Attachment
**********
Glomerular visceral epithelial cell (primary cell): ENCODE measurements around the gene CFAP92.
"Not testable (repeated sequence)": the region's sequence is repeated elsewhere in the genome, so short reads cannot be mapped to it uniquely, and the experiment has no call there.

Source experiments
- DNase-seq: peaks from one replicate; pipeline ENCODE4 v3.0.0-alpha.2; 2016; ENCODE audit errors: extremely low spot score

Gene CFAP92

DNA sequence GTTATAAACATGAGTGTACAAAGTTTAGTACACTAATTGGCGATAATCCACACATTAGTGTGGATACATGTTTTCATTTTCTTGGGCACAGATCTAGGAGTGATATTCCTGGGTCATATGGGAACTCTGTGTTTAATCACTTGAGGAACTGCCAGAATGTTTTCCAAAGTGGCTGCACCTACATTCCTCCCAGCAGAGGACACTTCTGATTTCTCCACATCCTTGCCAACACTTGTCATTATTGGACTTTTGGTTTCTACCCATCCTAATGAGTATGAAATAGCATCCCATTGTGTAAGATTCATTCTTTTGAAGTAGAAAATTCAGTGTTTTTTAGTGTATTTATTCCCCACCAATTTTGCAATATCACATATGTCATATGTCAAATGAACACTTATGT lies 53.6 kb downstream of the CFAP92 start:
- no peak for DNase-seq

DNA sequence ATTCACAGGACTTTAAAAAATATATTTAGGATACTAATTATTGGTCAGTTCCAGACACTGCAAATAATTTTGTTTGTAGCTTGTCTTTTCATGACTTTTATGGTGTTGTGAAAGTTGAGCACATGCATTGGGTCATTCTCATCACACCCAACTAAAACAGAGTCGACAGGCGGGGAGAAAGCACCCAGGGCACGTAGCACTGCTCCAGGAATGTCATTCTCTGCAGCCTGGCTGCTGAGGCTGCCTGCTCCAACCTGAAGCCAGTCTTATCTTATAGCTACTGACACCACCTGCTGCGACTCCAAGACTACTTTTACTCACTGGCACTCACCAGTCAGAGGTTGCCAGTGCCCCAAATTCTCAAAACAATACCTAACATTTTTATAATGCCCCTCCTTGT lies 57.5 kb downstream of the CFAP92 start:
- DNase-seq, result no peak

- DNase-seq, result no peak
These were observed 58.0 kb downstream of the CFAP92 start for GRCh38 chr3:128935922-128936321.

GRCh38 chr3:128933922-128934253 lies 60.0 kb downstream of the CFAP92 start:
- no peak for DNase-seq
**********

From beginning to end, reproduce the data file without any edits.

Glomerular visceral epithelial cell (primary cell): ENCODE measurements around the gene CFAP92.
"Not testable (repeated sequence)": the region's sequence is repeated elsewhere in the genome, so short reads cannot be mapped to it uniquely, and the experiment has no call there.

Source experiments
- DNase-seq: peaks from one replicate; pipeline ENCODE4 v3.0.0-alpha.2; 2016; ENCODE audit errors: extremely low spot score

Gene CFAP92

DNA sequence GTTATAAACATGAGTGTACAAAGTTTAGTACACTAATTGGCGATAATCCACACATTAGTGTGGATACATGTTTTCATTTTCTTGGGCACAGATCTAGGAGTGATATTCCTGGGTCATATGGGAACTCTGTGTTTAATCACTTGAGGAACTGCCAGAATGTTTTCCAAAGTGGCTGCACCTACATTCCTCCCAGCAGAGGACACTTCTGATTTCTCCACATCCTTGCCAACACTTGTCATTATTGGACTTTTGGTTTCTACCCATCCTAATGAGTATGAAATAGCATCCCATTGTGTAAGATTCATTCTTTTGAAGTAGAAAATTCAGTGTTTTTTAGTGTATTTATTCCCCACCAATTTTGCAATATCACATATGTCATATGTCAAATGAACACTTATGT lies 53.6 kb downstream of the CFAP92 start:
- no peak for DNase-seq

DNA sequence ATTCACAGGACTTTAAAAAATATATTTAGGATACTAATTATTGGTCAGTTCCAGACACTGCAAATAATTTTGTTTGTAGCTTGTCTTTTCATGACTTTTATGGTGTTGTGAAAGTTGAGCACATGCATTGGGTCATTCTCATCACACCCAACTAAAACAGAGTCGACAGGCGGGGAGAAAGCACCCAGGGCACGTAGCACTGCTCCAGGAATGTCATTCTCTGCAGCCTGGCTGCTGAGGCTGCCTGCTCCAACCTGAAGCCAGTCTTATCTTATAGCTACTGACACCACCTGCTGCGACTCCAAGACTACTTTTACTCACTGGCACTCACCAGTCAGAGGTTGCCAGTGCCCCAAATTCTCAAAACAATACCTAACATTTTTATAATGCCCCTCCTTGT lies 57.5 kb downstream of the CFAP92 start:
- DNase-seq, result no peak

- DNase-seq, result no peak
These were observed 58.0 kb downstream of the CFAP92 start for GRCh38 chr3:128935922-128936321.

GRCh38 chr3:128933922-128934253 lies 60.0 kb downstream of the CFAP92 start:
- no peak for DNase-seq